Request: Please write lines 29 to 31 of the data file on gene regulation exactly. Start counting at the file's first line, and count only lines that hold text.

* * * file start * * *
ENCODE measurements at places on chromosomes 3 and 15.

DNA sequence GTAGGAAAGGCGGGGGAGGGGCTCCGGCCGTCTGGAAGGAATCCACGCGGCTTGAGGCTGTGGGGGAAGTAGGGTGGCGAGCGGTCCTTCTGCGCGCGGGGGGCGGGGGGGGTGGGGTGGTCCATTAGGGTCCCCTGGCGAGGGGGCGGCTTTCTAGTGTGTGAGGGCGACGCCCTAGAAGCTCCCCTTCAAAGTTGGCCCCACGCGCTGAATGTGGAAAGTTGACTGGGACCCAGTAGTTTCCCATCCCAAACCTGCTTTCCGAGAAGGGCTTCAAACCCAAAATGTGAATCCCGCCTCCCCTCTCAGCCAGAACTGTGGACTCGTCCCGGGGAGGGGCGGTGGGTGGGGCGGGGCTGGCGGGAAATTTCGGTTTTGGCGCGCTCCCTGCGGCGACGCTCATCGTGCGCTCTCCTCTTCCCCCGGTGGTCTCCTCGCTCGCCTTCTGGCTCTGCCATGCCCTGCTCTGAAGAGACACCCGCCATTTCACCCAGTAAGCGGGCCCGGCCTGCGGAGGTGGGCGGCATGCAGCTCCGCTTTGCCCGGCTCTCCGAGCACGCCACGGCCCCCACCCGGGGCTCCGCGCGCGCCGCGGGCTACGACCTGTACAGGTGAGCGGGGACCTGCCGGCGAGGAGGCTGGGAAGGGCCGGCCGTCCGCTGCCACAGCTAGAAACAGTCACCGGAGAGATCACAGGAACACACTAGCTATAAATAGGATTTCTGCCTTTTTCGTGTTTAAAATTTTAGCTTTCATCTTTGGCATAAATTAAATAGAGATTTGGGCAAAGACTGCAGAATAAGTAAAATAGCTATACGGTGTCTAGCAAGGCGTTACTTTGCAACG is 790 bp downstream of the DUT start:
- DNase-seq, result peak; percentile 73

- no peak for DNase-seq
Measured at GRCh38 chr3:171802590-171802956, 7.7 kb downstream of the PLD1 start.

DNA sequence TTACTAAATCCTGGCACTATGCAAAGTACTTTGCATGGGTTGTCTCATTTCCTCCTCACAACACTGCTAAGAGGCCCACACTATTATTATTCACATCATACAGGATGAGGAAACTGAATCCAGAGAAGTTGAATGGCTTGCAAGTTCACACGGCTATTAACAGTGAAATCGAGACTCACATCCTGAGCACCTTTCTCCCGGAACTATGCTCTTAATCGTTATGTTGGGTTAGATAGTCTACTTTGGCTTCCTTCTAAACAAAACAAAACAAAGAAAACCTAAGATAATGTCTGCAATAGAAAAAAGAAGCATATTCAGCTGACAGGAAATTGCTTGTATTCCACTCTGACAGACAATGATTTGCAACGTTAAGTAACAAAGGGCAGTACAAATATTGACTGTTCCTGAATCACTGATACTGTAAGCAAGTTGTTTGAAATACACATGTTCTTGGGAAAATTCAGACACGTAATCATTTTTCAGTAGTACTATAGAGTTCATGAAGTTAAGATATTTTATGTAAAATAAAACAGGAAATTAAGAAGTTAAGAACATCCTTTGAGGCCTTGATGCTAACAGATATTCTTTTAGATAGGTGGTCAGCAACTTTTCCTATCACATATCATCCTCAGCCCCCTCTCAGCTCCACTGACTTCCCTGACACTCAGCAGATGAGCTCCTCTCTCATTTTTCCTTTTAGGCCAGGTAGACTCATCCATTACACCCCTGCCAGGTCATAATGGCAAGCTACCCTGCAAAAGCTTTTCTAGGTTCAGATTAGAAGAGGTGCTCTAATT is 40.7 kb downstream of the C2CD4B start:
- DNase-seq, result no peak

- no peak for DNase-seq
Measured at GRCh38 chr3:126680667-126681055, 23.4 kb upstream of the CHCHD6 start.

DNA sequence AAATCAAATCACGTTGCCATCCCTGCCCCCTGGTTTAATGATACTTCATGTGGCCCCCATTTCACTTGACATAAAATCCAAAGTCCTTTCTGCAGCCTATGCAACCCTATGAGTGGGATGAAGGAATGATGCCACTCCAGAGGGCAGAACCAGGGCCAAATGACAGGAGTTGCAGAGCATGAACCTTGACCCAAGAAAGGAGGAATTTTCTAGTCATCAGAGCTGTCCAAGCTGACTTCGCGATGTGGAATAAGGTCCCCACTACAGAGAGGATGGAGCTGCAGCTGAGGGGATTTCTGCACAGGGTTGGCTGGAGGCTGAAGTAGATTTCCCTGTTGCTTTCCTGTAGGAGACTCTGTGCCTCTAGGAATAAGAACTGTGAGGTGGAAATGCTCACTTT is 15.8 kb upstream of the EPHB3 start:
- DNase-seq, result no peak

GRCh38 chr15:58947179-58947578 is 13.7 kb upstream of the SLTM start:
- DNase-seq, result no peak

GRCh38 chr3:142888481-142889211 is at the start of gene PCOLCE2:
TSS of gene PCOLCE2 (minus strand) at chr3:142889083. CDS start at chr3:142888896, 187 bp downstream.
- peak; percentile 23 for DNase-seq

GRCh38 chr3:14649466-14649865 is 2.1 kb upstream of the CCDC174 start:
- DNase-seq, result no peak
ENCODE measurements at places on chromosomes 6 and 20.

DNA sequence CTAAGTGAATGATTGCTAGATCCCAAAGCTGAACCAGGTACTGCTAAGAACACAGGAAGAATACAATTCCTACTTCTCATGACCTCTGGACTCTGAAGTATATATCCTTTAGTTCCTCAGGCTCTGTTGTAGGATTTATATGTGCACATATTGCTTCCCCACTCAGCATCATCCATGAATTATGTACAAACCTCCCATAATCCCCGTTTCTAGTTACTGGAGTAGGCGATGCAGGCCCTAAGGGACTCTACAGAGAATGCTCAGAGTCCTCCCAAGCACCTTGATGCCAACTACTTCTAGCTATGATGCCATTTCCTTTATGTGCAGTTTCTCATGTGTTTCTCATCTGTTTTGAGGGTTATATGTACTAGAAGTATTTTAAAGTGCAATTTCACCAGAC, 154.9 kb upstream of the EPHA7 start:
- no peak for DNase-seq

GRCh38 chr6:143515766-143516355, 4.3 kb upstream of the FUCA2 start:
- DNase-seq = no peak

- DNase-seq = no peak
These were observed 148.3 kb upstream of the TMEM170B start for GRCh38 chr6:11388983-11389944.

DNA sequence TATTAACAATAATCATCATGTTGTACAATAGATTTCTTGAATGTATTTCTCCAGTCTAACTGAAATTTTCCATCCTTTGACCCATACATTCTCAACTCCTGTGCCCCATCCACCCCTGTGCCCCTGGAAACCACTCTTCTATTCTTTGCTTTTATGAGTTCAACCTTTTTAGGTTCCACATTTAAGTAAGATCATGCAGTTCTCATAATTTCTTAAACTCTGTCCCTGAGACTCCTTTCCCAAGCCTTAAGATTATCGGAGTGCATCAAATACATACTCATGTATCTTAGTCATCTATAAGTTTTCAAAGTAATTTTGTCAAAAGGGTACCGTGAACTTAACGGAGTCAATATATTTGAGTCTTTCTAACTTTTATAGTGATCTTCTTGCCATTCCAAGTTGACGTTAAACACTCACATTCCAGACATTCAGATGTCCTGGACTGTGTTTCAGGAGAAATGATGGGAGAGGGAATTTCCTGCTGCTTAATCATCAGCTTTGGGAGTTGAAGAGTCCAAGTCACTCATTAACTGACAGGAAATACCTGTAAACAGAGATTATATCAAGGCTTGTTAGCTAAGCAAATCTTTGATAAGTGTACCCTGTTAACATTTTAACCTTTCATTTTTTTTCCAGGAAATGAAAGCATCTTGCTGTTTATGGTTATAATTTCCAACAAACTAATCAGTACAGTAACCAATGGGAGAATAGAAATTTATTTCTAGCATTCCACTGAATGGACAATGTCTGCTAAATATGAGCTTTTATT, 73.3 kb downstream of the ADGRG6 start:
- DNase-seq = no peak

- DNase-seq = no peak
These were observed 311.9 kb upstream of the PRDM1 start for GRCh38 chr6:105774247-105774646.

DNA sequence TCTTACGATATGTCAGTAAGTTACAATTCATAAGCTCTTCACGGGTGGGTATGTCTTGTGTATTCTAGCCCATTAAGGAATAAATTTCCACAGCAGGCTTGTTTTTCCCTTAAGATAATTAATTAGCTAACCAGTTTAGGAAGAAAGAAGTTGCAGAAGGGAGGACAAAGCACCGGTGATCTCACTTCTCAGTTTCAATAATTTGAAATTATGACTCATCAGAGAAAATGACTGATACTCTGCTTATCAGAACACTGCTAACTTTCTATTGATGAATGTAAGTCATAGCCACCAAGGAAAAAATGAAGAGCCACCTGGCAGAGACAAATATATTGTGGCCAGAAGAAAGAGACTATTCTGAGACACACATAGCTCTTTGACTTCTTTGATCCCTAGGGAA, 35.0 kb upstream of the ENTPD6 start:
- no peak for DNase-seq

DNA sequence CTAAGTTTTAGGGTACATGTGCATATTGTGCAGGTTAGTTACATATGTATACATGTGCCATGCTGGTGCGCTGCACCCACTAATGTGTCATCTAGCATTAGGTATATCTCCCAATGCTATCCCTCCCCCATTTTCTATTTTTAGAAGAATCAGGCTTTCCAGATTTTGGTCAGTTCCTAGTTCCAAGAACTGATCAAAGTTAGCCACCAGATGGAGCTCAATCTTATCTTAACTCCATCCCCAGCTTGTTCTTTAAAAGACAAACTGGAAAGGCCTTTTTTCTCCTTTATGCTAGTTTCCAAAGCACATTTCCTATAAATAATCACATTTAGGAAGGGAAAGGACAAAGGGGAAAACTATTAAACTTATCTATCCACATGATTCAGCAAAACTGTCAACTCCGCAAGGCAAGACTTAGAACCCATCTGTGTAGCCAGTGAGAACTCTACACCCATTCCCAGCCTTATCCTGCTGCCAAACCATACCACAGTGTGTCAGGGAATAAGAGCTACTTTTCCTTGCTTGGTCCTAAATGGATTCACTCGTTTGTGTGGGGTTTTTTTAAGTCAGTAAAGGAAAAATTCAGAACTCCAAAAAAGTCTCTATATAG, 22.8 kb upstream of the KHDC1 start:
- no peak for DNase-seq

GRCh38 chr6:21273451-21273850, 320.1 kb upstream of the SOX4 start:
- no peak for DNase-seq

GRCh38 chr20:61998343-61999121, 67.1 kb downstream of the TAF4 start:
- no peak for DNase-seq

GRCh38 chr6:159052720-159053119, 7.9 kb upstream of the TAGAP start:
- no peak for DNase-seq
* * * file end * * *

These were observed 311.9 kb upstream of the PRDM1 start for GRCh38 chr6:105774247-105774646.

DNA sequence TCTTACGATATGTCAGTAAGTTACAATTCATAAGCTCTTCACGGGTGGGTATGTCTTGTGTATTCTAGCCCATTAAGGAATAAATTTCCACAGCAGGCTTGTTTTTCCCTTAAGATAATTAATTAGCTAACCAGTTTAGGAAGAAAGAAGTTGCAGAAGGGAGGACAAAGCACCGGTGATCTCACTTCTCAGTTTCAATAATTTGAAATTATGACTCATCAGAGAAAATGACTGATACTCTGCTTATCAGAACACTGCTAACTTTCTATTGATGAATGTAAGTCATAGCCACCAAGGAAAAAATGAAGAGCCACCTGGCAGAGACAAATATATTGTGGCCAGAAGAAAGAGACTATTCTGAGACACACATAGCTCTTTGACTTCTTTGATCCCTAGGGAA, 35.0 kb upstream of the ENTPD6 start:
- no peak for DNase-seq